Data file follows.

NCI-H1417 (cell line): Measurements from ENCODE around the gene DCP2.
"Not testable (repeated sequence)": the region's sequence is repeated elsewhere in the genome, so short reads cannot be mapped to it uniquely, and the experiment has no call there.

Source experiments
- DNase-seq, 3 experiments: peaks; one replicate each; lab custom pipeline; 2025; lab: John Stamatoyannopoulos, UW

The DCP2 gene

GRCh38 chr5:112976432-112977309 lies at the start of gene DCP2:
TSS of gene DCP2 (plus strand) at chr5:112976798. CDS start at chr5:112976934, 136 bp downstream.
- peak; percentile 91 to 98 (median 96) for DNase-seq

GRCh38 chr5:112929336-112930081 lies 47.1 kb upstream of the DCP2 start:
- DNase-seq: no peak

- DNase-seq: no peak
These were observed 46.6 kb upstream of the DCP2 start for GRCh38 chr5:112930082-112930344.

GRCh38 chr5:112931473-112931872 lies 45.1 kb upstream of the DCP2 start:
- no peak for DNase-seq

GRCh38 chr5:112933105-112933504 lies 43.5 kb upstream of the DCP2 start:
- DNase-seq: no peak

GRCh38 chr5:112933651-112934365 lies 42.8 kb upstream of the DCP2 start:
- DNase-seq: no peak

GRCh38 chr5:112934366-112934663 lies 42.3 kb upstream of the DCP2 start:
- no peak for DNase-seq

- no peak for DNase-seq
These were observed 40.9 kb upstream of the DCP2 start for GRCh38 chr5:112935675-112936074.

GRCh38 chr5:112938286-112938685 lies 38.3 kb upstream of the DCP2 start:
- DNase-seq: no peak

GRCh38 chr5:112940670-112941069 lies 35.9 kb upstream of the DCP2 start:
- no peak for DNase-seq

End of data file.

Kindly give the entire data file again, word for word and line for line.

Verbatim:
NCI-H1417 (cell line): Measurements from ENCODE around the gene DCP2.
"Not testable (repeated sequence)": the region's sequence is repeated elsewhere in the genome, so short reads cannot be mapped to it uniquely, and the experiment has no call there.

Source experiments
- DNase-seq, 3 experiments: peaks; one replicate each; lab custom pipeline; 2025; lab: John Stamatoyannopoulos, UW

The DCP2 gene

GRCh38 chr5:112976432-112977309 lies at the start of gene DCP2:
TSS of gene DCP2 (plus strand) at chr5:112976798. CDS start at chr5:112976934, 136 bp downstream.
- peak; percentile 91 to 98 (median 96) for DNase-seq

GRCh38 chr5:112929336-112930081 lies 47.1 kb upstream of the DCP2 start:
- DNase-seq: no peak

- DNase-seq: no peak
These were observed 46.6 kb upstream of the DCP2 start for GRCh38 chr5:112930082-112930344.

GRCh38 chr5:112931473-112931872 lies 45.1 kb upstream of the DCP2 start:
- no peak for DNase-seq

GRCh38 chr5:112933105-112933504 lies 43.5 kb upstream of the DCP2 start:
- DNase-seq: no peak

GRCh38 chr5:112933651-112934365 lies 42.8 kb upstream of the DCP2 start:
- DNase-seq: no peak

GRCh38 chr5:112934366-112934663 lies 42.3 kb upstream of the DCP2 start:
- no peak for DNase-seq

- no peak for DNase-seq
These were observed 40.9 kb upstream of the DCP2 start for GRCh38 chr5:112935675-112936074.

GRCh38 chr5:112938286-112938685 lies 38.3 kb upstream of the DCP2 start:
- DNase-seq: no peak

GRCh38 chr5:112940670-112941069 lies 35.9 kb upstream of the DCP2 start:
- no peak for DNase-seq